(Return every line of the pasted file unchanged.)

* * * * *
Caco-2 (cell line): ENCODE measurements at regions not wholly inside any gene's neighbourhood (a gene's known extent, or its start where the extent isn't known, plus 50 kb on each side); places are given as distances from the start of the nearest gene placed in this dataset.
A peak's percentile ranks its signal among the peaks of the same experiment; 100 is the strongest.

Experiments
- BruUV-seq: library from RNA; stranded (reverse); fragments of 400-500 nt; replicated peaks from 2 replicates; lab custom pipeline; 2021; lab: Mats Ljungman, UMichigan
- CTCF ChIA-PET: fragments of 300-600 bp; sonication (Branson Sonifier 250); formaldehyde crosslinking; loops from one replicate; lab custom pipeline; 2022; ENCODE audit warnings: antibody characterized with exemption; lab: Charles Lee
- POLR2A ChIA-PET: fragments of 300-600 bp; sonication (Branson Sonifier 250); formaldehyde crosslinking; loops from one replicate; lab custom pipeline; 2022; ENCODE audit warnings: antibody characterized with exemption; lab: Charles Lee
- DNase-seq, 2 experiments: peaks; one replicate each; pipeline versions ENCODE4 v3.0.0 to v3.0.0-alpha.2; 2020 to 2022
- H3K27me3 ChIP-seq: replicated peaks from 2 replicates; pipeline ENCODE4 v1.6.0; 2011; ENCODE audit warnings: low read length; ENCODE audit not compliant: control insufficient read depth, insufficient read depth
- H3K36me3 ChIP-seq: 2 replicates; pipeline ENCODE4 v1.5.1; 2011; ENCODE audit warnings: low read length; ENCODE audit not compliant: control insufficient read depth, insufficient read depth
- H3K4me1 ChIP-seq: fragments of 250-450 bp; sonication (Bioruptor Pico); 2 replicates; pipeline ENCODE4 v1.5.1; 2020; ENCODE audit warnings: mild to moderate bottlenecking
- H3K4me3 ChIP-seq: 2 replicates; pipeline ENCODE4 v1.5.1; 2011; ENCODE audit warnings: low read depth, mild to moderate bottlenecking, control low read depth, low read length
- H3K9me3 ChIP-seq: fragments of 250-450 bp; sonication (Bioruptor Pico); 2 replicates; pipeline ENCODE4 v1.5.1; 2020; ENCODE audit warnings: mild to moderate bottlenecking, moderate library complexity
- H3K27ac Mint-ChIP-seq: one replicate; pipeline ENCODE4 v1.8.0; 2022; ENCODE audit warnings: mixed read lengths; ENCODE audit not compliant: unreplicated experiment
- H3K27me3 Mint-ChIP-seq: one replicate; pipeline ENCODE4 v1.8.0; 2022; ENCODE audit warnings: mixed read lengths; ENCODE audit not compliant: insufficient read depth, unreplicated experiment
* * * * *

Caco-2 (cell line): ENCODE measurements at regions not wholly inside any gene's neighbourhood (a gene's known extent, or its start where the extent isn't known, plus 50 kb on each side); places are given as distances from the start of the nearest gene placed in this dataset.
A peak's percentile ranks its signal among the peaks of the same experiment; 100 is the strongest.

Experiments
- BruUV-seq: library from RNA; stranded (reverse); fragments of 400-500 nt; replicated peaks from 2 replicates; lab custom pipeline; 2021; lab: Mats Ljungman, UMichigan
- CTCF ChIA-PET: fragments of 300-600 bp; sonication (Branson Sonifier 250); formaldehyde crosslinking; loops from one replicate; lab custom pipeline; 2022; ENCODE audit warnings: antibody characterized with exemption; lab: Charles Lee
- POLR2A ChIA-PET: fragments of 300-600 bp; sonication (Branson Sonifier 250); formaldehyde crosslinking; loops from one replicate; lab custom pipeline; 2022; ENCODE audit warnings: antibody characterized with exemption; lab: Charles Lee
- DNase-seq, 2 experiments: peaks; one replicate each; pipeline versions ENCODE4 v3.0.0 to v3.0.0-alpha.2; 2020 to 2022
- H3K27me3 ChIP-seq: replicated peaks from 2 replicates; pipeline ENCODE4 v1.6.0; 2011; ENCODE audit warnings: low read length; ENCODE audit not compliant: control insufficient read depth, insufficient read depth
- H3K36me3 ChIP-seq: 2 replicates; pipeline ENCODE4 v1.5.1; 2011; ENCODE audit warnings: low read length; ENCODE audit not compliant: control insufficient read depth, insufficient read depth
- H3K4me1 ChIP-seq: fragments of 250-450 bp; sonication (Bioruptor Pico); 2 replicates; pipeline ENCODE4 v1.5.1; 2020; ENCODE audit warnings: mild to moderate bottlenecking
- H3K4me3 ChIP-seq: 2 replicates; pipeline ENCODE4 v1.5.1; 2011; ENCODE audit warnings: low read depth, mild to moderate bottlenecking, control low read depth, low read length
- H3K9me3 ChIP-seq: fragments of 250-450 bp; sonication (Bioruptor Pico); 2 replicates; pipeline ENCODE4 v1.5.1; 2020; ENCODE audit warnings: mild to moderate bottlenecking, moderate library complexity
- H3K27ac Mint-ChIP-seq: one replicate; pipeline ENCODE4 v1.8.0; 2022; ENCODE audit warnings: mixed read lengths; ENCODE audit not compliant: unreplicated experiment
- H3K27me3 Mint-ChIP-seq: one replicate; pipeline ENCODE4 v1.8.0; 2022; ENCODE audit warnings: mixed read lengths; ENCODE audit not compliant: insufficient read depth, unreplicated experiment